Heartwings Love Notes 1063: A Recipe for Friendship

Heartwings Says, “Food and friendship go together.”

Remember how at one time friends would do a chain letter for the sharing of recipes? This involved typing up 10 copies of a recipe and sharing it with ten friends who were to do the same, and so on. Names were listed and we crossed out the name at the top and substituted one’s own. In addition, we were supposed to share a recipe of our own back to the sender. Theoretically, we were supposed to get back a large number of recipes to enjoy. In practice I don’t know about anyone else, but I got few if any new recipes and those I did get, much to my dismay, were not to my taste.

Once everyone pretty much had computers this changed to sending them out as emails. While this was easier, it still produced the same results for me: One or two recipes back and nothing I could make use of. However, I have often shared recipes with friends and they with me. These I keep in a loose-leaf notebook of pages with clear plastic over them beneath which I can place the written page for preservation.

This unique recipe for a banana cake given me by a dear friend is very special. Banana Lattice Cake: From South America, the recipe is somewhat time consuming, yet fun to make especially if you have a child to help you with the lattice work. Grease a 9X12 baking pan, preheat the oven to 350 or 325 if pan is glass.


1 egg

1 stick butter, softened

1 cup sugar

2 cups flour

1 tsp baking powder

½ teaspoon salt

1 tsp vanilla or almond extract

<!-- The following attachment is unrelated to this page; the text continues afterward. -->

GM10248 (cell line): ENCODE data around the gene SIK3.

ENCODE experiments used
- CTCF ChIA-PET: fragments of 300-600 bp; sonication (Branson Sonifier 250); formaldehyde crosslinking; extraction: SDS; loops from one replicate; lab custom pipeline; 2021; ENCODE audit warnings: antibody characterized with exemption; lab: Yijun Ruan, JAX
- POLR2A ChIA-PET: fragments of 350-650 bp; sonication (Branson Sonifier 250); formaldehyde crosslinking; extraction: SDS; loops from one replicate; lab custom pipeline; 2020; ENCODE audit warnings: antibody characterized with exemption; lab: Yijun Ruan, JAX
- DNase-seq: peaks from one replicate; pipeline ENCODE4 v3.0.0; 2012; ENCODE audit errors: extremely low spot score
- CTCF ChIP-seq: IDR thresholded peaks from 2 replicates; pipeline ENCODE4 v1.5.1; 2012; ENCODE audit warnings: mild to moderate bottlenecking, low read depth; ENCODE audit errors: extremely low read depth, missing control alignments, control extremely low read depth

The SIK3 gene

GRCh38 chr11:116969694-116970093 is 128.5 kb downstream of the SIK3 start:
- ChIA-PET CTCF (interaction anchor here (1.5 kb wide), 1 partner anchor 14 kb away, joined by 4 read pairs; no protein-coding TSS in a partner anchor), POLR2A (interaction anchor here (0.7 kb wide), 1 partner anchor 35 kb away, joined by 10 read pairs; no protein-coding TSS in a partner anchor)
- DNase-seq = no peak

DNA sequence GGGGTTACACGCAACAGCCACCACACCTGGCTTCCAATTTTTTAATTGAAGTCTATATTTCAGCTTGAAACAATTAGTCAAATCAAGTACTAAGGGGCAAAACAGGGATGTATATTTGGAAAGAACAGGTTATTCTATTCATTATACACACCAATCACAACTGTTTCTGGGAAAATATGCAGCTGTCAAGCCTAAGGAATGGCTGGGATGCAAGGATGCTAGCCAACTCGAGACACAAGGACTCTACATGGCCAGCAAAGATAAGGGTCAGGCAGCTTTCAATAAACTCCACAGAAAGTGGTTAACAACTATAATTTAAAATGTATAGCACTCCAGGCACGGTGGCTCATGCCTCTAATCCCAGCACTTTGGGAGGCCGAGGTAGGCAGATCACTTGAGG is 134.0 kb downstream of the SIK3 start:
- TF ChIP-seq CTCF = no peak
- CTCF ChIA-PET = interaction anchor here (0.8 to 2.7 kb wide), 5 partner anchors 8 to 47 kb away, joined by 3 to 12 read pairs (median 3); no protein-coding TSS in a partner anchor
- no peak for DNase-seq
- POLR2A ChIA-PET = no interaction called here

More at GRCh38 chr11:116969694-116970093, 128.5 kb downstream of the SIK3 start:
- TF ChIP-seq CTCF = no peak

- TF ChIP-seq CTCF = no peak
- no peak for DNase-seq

4 or 5 ripe bananas

Cinnamon to sprinkle

Sugar to sprinkle

Lemon juice to sprinkle

Method: Cream sugar and butter, add egg and vanilla, beat well. Mix in Baking powder and salt, then flour. When mixture is well blended put half of it into baking dish. Press into dish, let sides build up a little. Slice ripe bananas over top and distribute evenly. Sprinkle lemon, sugar and cinnamon over bananas. Take about a teaspoon of dough and roll it into a ball. Then put your hands together as if you were clapping but rub them back and forth so that the dough makes a long roll or strip. Crosshatch the bananas with these strips, placing them on the diagonal. Don’t worry if some are not long enough; just add onto them with shorter pieces. The dough will all glue itself together nicely as it bakes and spread out to make a pretty, puffy appearance. Bake for 35 to 40 minutes. Cool before cutting and serving. Delicious! Serves 24 to 36.

Whenever I make this, I think of my friend fondly and wish we could share a piece. My hand written recipes are my most precious and evoke fond memories of the times we spent together.

May you have friends to cook with, and may your recipes turn out well.

Blessings and best Regards, Tasha Halpert

Please write me back with any comments, thoughts or suggestions. I prefer tashahal@gmail.com for now. All blessings, Tasha

Heartwings Love Notes 1061: 3 Soups for Soup Weather

Heartwings says, “Homemade soup warms the heart and the tummy too.”